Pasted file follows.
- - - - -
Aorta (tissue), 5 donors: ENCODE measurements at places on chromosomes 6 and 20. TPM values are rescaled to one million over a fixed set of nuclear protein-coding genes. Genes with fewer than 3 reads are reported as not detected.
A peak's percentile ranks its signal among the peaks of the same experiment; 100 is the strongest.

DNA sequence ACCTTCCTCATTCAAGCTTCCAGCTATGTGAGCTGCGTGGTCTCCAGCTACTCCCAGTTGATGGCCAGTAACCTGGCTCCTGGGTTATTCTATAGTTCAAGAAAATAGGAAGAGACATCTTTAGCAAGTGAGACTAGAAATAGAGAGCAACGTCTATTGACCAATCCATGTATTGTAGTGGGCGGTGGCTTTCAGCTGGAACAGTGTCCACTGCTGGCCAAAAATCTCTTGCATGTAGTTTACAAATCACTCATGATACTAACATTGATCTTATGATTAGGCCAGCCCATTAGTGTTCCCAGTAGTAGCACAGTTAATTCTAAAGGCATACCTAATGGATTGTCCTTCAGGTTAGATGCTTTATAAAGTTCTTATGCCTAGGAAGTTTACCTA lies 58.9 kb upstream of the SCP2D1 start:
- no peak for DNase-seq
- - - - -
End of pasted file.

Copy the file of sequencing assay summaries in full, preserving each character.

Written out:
Aorta (tissue), 5 donors: ENCODE measurements at places on chromosomes 6 and 20. TPM values are rescaled to one million over a fixed set of nuclear protein-coding genes. Genes with fewer than 3 reads are reported as not detected.
A peak's percentile ranks its signal among the peaks of the same experiment; 100 is the strongest.

DNA sequence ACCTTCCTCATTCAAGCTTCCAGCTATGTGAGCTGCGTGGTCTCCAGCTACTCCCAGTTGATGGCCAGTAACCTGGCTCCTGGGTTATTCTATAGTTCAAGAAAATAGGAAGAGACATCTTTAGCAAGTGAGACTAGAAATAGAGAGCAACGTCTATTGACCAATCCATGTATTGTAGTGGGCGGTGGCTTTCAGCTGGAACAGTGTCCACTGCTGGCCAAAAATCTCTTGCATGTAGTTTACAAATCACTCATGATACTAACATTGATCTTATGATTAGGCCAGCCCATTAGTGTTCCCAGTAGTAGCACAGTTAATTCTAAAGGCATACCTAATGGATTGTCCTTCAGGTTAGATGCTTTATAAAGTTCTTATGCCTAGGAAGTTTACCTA lies 58.9 kb upstream of the SCP2D1 start:
- no peak for DNase-seq